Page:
Is TSH testing sufficient or should doctors routinely test T4 and T3 levels?

In the majority of people, a TSH test alone is sufficient. If the TSH level is not normal, further tests including free T3 (FT3) and/or free T4 (FT4) may be useful and an antibody test may be required. In people recently treated with radioactive iodine for hyperthyroidism, or patients with known or suspected pituitary disease, FT4 should also routinely be checked.

In more than 99% of people with a normal TSH and who have no other reason to have a thyroid or pituitary problem, FT4 and FT3 will also be normal. If all three tests were performed routinely, then around £6m pounds a year would be spent unnecessarily. In someone without thyroid disease, if the TSH is raised then it should be repeated with a FT4 level. If persistently raised, then measuring an anti-TPO Ab tests is useful (but only on one occasion – it is only useful to know whether it is positive or not, the actual level does not contribute much additional information). If the anti-TPO Ab test is positive, it is more likely that the thyroid level may deteriorate over the coming months or years. Thyroglobulin antibodies (TgAB) generally do not add much to anti-TPO Ab results.

If the TSH is low, FT3 and FT4 measurement will diagnose hyperthyroidism. If confirmed, a TSH receptor antibody test looking for Gravesʼ disease is reasonable. In patients with known or suspect pituitary disease, the TSH level is misleading and FT4 should be measured. This is also true in other situations, such as within three months of treatment of hyperthyroidism (when the TSH may stay lower than it should be) and with some genetic abnormalities of thyroid function. If a patient has a normal TSH but persistent symptoms suggestive of hyperthyroidism or hypothyroidism, the measurement of FT4 and FT3 on one occasion is helpful to rule out a pituitary problem or these other rare conditions.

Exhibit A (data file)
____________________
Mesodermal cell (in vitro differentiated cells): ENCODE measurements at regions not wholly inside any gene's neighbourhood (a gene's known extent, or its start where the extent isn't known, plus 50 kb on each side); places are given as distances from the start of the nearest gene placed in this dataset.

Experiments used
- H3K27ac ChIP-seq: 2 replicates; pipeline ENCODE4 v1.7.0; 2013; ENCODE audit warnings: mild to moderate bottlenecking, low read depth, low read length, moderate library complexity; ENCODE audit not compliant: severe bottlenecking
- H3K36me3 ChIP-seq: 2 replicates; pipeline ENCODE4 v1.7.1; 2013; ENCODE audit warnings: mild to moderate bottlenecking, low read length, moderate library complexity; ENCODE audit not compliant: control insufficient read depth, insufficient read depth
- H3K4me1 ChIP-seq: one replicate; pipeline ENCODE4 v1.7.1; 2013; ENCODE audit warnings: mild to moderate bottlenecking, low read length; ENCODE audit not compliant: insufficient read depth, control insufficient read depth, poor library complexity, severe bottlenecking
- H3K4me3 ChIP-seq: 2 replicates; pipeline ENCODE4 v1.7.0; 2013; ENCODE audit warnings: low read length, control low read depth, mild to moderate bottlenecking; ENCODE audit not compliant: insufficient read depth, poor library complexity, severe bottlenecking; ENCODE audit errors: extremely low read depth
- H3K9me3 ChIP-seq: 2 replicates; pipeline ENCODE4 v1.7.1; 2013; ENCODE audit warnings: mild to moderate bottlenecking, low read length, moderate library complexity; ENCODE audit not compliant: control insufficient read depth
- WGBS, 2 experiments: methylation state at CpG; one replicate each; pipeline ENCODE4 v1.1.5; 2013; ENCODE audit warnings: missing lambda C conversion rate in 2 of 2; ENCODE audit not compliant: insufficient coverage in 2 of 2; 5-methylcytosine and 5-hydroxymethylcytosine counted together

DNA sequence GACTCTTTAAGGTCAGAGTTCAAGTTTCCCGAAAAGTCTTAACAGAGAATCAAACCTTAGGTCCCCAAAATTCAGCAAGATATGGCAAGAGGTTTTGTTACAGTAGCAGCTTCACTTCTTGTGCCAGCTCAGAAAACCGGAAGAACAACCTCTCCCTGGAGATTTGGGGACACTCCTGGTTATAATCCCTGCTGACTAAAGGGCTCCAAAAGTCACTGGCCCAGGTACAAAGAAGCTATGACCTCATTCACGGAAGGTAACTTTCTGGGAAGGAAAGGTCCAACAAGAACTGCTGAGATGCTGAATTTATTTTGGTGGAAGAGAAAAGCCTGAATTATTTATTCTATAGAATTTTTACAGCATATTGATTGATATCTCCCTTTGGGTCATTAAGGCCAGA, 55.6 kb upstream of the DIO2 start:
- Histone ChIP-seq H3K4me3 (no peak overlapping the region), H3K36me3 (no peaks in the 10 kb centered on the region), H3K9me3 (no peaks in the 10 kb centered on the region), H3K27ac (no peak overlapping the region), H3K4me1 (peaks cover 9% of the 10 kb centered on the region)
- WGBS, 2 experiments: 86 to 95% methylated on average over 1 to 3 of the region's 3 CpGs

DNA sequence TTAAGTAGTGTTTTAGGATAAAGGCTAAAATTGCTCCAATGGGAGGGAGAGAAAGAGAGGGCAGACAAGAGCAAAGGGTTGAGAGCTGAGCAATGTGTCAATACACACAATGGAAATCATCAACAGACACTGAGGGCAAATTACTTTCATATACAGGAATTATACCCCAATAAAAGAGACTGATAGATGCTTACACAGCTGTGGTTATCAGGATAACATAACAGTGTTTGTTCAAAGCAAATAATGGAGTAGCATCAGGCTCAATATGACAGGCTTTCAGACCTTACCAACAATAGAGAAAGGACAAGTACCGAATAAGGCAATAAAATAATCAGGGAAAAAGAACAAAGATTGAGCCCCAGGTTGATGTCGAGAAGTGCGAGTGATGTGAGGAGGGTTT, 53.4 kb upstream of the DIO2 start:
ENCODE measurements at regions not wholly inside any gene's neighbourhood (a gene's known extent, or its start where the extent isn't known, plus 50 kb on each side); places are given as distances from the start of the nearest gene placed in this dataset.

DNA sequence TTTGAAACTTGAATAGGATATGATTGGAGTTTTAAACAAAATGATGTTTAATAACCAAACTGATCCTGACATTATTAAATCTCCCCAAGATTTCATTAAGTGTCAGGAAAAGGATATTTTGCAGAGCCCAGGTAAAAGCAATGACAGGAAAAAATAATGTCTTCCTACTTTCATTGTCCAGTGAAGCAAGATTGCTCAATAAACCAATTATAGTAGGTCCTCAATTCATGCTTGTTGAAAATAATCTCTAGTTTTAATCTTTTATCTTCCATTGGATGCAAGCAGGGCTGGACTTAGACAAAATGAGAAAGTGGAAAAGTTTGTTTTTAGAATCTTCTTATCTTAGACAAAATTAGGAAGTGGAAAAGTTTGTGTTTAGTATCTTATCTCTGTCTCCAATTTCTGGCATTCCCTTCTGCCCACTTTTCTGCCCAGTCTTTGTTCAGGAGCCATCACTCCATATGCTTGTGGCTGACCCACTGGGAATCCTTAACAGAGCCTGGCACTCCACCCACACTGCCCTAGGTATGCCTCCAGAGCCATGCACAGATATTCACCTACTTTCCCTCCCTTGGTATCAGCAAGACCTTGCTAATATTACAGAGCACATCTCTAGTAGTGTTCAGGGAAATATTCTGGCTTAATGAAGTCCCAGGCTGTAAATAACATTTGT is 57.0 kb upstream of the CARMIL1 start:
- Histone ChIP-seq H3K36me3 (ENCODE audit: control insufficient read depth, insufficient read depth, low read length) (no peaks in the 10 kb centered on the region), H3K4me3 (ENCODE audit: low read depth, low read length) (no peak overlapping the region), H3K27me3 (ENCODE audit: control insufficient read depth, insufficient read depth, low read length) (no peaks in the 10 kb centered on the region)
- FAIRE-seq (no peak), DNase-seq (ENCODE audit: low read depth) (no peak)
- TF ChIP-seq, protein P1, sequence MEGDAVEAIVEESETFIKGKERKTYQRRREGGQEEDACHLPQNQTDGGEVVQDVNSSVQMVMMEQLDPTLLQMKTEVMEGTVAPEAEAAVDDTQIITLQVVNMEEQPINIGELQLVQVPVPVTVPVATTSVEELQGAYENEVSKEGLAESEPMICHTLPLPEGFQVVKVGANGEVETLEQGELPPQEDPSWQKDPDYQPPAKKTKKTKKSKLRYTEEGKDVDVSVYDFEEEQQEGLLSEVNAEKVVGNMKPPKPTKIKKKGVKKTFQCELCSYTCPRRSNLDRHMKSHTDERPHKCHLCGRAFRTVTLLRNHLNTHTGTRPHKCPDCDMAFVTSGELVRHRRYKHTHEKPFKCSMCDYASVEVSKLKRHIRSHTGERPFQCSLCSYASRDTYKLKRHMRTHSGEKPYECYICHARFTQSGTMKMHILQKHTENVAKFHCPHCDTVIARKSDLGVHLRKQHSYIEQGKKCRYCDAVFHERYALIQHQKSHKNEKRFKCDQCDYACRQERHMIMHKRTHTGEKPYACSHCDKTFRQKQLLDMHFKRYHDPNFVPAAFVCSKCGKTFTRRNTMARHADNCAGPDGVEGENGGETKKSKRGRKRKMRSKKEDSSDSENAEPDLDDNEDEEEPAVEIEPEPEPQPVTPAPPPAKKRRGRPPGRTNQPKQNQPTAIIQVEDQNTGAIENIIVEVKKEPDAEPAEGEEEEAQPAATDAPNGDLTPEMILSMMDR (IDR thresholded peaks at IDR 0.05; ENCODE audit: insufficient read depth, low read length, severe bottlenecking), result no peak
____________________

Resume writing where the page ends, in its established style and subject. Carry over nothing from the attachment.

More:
When monitoring patients already on thyroid hormone, TSH measurement alone is sufficient. If the TSH is not normal, FT4 (and possibly FT3) should also be measured. An exception is patients taking T3 alone, or in mixed preparation, when a FT3 measurement might be helpful. Follow- up measures of antibody tests are not normally required.

Does vitamin D, or its deficiency, have a role in the development of thyroid disease?

Some, but not all, observational studies have found low blood levels of vitamin D in patients with hypothyroidism (under-active thyroid) as well as hyperthyroidism (over-active thyroid) due to Gravesʼ disease. It is not clear from these studies if low vitamin D is a cause, a consequence, or an innocent bystander in the development of these common thyroid conditions.

It is possible that low vitamin D may permit the under-performing immune system to facilitate progression of thyroid disease. Equally, it is also possible that people with thyroid diseases may have altered health or lifestyles that lead to a low vitamin D state. For example, patients with an over-active thyroid due to Gravesʼ disease may increase the breakdown of vitamin D into inactive products. Those with an under-active thyroid may spend less time outdoors due to tiredness and thus have reduced sun exposure. Only properly conducted scientific trials will be able to answer this question in a definitive manner.

With thanks to Prof Simon Pearce, Dr Petros Perros and Dr Salman Razvi for their help with this feature.